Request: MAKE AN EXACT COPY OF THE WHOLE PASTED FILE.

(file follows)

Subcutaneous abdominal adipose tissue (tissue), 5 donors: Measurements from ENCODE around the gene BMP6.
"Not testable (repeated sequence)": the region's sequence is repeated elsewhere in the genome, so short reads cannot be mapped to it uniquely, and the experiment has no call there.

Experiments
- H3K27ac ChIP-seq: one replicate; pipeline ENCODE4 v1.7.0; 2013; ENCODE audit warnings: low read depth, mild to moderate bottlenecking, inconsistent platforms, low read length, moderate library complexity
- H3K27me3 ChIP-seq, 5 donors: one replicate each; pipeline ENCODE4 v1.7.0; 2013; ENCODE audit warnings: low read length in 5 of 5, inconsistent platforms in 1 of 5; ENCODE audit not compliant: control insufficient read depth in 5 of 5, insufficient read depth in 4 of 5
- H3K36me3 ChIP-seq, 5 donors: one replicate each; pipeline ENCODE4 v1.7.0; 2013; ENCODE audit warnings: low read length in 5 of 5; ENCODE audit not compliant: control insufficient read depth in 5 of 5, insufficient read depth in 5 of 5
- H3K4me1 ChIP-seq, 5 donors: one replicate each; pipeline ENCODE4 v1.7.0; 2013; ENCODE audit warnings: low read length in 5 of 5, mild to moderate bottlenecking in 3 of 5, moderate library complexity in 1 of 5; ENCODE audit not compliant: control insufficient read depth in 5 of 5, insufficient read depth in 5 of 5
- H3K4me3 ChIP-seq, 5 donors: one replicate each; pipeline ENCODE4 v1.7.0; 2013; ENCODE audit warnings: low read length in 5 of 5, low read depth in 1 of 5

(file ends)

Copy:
Subcutaneous abdominal adipose tissue (tissue), 5 donors: Measurements from ENCODE around the gene BMP6.
"Not testable (repeated sequence)": the region's sequence is repeated elsewhere in the genome, so short reads cannot be mapped to it uniquely, and the experiment has no call there.

Experiments
- H3K27ac ChIP-seq: one replicate; pipeline ENCODE4 v1.7.0; 2013; ENCODE audit warnings: low read depth, mild to moderate bottlenecking, inconsistent platforms, low read length, moderate library complexity
- H3K27me3 ChIP-seq, 5 donors: one replicate each; pipeline ENCODE4 v1.7.0; 2013; ENCODE audit warnings: low read length in 5 of 5, inconsistent platforms in 1 of 5; ENCODE audit not compliant: control insufficient read depth in 5 of 5, insufficient read depth in 4 of 5
- H3K36me3 ChIP-seq, 5 donors: one replicate each; pipeline ENCODE4 v1.7.0; 2013; ENCODE audit warnings: low read length in 5 of 5; ENCODE audit not compliant: control insufficient read depth in 5 of 5, insufficient read depth in 5 of 5
- H3K4me1 ChIP-seq, 5 donors: one replicate each; pipeline ENCODE4 v1.7.0; 2013; ENCODE audit warnings: low read length in 5 of 5, mild to moderate bottlenecking in 3 of 5, moderate library complexity in 1 of 5; ENCODE audit not compliant: control insufficient read depth in 5 of 5, insufficient read depth in 5 of 5
- H3K4me3 ChIP-seq, 5 donors: one replicate each; pipeline ENCODE4 v1.7.0; 2013; ENCODE audit warnings: low read length in 5 of 5, low read depth in 1 of 5